Getting an education in the calf pens


The year that I turned 6 was a big year. I started first grade. I started piano lessons — against my will. And I started helping with the daily chores of feeding calves.

School was kind of nothing new. I had spent hours playing school at a real student desk with three big sisters telling me what to say and how to spell.

Piano was pretty much torture, taught by my dad’s aunt Virginia who was a brilliant pianist. She said to me, “Every Good Boy Does Fine” and I was supposed to play that back. I wanted to. I just wanted to put a few swirls and high notes in there.

And I liked those black keys, how skinny and impressive they were against the shiny white keys. Aunt Virginia kept her Number 2 pencil sharpened to a mighty point, and my fingers got the point. Quite often, in fact.

Best lessons

I think, looking back on all of it, I learned the most in the calf pens. The things those calves taught me.

First, bucket-breaking a newborn calf has its own merits, and a book could be written about this alone. I learned that no matter how big or how small the person doing the feeding is, that calf thinks you just might be its mama.

The calf leans in, searching for something, and just when the 6-year-old me thought the calf was playing all friendly and nice, it bucked its powerful head in protest. I landed on my keester on fresh straw, put down by my older sister who seemed to know how this all was going to go.

I learned to go in with my hand held out all friendly like. I also learned not to put my gloves on, even if it was 10 below zero, because that glove will either come up missing in the fray, or it will be covered with goo.


There is absolutely nothing like calf slobber. That stuff could be put in jars and used against the bad guys of the world.

The calf grabbed hold of my fingers with gusto. No matter how old I live to be, I will remember this feeling like it just happened yesterday. That plump cold nose, a gummy embrace on those fingers of mine, all smooth except for a sandpaper tongue.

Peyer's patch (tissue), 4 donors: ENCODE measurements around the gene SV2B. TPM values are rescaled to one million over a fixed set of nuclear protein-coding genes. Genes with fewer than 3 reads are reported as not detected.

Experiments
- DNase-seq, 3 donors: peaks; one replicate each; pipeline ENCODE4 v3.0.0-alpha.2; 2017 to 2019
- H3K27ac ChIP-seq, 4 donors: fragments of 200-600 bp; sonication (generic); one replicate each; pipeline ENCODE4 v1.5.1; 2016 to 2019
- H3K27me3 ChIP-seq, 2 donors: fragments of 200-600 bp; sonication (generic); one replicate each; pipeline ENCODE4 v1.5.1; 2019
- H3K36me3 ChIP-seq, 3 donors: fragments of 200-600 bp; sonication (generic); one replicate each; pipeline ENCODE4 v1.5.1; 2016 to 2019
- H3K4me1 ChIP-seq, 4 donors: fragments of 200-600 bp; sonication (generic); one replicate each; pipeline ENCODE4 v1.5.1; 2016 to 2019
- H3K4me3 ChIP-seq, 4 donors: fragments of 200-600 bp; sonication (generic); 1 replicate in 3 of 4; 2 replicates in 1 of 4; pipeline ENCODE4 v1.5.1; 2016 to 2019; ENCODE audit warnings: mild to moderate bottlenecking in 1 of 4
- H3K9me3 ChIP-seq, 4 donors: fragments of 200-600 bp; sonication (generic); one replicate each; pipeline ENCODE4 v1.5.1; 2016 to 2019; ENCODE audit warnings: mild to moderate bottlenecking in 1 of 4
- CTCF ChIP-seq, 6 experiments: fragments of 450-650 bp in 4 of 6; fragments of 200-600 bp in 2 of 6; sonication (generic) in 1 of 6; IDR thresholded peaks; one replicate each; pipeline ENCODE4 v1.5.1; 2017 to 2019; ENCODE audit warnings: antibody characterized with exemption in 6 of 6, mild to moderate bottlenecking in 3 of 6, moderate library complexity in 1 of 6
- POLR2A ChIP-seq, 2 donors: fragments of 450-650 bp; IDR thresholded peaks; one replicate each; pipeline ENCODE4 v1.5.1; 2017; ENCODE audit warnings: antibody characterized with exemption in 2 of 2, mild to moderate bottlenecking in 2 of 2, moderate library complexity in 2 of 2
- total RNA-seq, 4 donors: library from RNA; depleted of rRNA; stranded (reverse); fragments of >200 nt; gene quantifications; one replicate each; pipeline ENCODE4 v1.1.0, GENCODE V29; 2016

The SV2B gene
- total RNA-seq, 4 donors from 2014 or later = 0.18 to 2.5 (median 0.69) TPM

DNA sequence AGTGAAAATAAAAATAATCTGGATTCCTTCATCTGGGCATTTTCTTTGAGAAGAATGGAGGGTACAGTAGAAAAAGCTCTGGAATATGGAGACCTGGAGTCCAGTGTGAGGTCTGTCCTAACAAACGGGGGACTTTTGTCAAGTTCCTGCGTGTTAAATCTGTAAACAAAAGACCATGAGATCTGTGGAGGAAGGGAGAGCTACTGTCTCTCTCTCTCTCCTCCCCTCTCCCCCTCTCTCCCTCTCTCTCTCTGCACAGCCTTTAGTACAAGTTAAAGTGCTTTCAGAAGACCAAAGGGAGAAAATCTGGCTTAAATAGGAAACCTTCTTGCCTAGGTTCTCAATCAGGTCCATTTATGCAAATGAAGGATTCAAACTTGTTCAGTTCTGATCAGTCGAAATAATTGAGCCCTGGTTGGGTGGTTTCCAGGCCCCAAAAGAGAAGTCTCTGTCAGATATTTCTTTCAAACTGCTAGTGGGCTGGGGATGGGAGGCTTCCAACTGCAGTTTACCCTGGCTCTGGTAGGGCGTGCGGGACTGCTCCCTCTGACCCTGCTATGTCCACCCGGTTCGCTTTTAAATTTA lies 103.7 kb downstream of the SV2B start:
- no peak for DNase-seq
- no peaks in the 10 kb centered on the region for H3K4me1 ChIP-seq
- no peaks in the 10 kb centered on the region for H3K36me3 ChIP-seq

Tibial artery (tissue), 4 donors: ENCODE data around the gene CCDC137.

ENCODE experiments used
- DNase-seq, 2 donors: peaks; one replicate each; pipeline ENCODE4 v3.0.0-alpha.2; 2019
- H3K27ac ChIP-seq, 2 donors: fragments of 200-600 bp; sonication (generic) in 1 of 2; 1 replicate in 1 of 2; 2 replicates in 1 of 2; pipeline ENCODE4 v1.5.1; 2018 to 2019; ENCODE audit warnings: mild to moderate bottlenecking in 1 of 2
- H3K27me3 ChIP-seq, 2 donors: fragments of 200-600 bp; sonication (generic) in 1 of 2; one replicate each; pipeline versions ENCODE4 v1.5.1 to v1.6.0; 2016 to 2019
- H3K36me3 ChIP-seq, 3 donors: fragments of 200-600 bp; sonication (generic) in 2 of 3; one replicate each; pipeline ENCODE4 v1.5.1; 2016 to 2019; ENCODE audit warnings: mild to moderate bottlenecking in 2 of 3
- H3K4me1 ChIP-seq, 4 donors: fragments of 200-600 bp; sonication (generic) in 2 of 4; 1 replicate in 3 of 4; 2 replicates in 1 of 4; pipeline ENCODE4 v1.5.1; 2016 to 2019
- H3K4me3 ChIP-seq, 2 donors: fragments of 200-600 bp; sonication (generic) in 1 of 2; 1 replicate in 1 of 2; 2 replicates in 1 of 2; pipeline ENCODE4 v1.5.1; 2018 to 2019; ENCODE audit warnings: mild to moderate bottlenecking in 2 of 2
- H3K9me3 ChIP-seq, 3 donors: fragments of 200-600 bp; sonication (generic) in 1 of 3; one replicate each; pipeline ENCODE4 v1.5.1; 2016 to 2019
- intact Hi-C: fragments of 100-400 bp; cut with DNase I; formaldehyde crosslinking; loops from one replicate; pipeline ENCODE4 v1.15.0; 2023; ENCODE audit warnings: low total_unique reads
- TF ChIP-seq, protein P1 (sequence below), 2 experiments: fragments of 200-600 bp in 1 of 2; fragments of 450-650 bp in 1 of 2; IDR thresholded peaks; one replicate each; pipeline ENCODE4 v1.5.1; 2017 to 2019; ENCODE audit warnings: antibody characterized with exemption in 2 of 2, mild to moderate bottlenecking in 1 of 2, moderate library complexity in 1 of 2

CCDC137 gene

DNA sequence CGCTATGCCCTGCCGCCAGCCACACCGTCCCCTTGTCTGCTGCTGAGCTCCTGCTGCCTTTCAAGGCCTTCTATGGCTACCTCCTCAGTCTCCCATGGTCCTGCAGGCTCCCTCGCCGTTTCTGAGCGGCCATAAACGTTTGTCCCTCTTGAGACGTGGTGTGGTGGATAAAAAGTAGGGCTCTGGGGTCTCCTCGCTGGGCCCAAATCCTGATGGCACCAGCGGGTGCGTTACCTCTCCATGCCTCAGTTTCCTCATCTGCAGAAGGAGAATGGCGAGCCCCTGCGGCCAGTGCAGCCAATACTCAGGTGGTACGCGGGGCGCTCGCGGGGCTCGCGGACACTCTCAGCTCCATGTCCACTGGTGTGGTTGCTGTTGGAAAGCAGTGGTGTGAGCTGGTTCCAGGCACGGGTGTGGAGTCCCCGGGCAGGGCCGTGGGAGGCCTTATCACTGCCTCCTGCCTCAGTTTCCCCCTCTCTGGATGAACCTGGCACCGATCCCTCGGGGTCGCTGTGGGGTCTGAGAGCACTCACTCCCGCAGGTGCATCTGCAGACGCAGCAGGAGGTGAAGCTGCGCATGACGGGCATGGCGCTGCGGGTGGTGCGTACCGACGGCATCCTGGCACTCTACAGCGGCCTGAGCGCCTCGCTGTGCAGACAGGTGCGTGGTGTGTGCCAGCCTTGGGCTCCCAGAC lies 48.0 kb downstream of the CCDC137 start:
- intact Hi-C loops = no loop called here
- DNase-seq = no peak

While doing all of this, I had to maneuver a bucket of warm milk in to the mix, teaching that calf to let go of my fingers and enjoy the milk. How insulting these little calves seemed to think that was.

The minute the fingers were withdrawn, that cute little calf turned in to a bucking bronco, using a strong neck to protest, butting its head against the bucket that I somehow continued to hold even though my fingers were covered with calf slime.

Calf school

Each day, twice a day, more lessons were learned. I found out that I couldn’t set the bucket down, not even for one-tenth of a nano-second, or it would be knocked over.

I learned to stand my ground, or I would be flat as a pancake in that calf pen. I learned that I could do a complete spin with a bucket of milk and not lose a drop.

I knew if a calf didn’t act like a bull in a china shop, there was something wrong and I needed to report immediately to my dad. I found out a happy calf one day could be a dead calf the next if I didn’t pay attention.

I learned all about calf scours and mixing powders to treat it. There were no carrots of bribery held out to me. None of this stuff like “if you feed every single calf today you will get _____”.


I didn’t get a thing. I knew those calves were hungry and they were counting on me to feed them. Twice a day, every day. Homework could be done after supper, but calves wouldn’t wait.


Piano lessons were to be completed daily, and my time slot was after my big sister finished her session at the piano. “Oh, shoot, I can’t take my turn today,” I remember grumbling more than once. “I gotta go feed calves!”

So, you see, I even learned to set priorities. Yep, those calves taught me a whole lot.

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Judith Sutherland, born and raised on an Ohio family dairy farm, now lives on a 70-acre farm not far from the area where her father’s family settled in the 1850s. Appreciating the tranquility of rural life, Sutherland enjoys sharing a view of her world through writing. Other interests include teaching, reading, training dogs and raising puppies. She and her husband have two children, a son and a daughter, and three grandchildren.



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